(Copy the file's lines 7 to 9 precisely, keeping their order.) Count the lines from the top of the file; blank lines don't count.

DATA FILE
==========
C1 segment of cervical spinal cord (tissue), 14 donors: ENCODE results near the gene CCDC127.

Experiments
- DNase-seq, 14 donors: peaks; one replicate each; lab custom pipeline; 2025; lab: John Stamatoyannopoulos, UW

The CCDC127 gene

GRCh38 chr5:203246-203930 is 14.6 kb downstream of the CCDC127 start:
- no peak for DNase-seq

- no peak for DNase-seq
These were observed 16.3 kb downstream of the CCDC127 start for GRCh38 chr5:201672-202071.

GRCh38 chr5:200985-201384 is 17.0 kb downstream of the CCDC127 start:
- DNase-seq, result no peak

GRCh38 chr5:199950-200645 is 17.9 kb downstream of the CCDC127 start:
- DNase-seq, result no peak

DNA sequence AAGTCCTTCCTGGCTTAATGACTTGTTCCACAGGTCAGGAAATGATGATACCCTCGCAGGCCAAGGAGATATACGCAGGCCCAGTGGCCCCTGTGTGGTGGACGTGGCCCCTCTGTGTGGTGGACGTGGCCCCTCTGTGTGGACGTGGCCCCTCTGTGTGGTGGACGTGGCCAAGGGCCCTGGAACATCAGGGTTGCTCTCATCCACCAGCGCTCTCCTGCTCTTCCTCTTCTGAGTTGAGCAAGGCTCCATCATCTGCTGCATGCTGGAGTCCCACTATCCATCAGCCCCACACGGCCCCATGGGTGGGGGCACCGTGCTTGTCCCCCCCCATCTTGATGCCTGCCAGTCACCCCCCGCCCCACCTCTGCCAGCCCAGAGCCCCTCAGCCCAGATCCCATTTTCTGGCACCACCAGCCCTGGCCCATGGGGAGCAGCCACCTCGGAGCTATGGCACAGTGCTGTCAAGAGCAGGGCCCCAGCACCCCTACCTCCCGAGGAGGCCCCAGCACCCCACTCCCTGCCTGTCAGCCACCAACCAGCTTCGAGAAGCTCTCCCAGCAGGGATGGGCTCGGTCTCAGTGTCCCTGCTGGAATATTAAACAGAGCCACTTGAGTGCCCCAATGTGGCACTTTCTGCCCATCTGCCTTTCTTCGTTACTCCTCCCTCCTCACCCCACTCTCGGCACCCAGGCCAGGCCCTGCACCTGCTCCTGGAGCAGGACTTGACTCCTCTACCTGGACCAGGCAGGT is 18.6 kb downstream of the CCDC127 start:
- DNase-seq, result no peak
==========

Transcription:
- no peak for DNase-seq
These were observed 16.3 kb downstream of the CCDC127 start for GRCh38 chr5:201672-202071.

GRCh38 chr5:200985-201384 is 17.0 kb downstream of the CCDC127 start: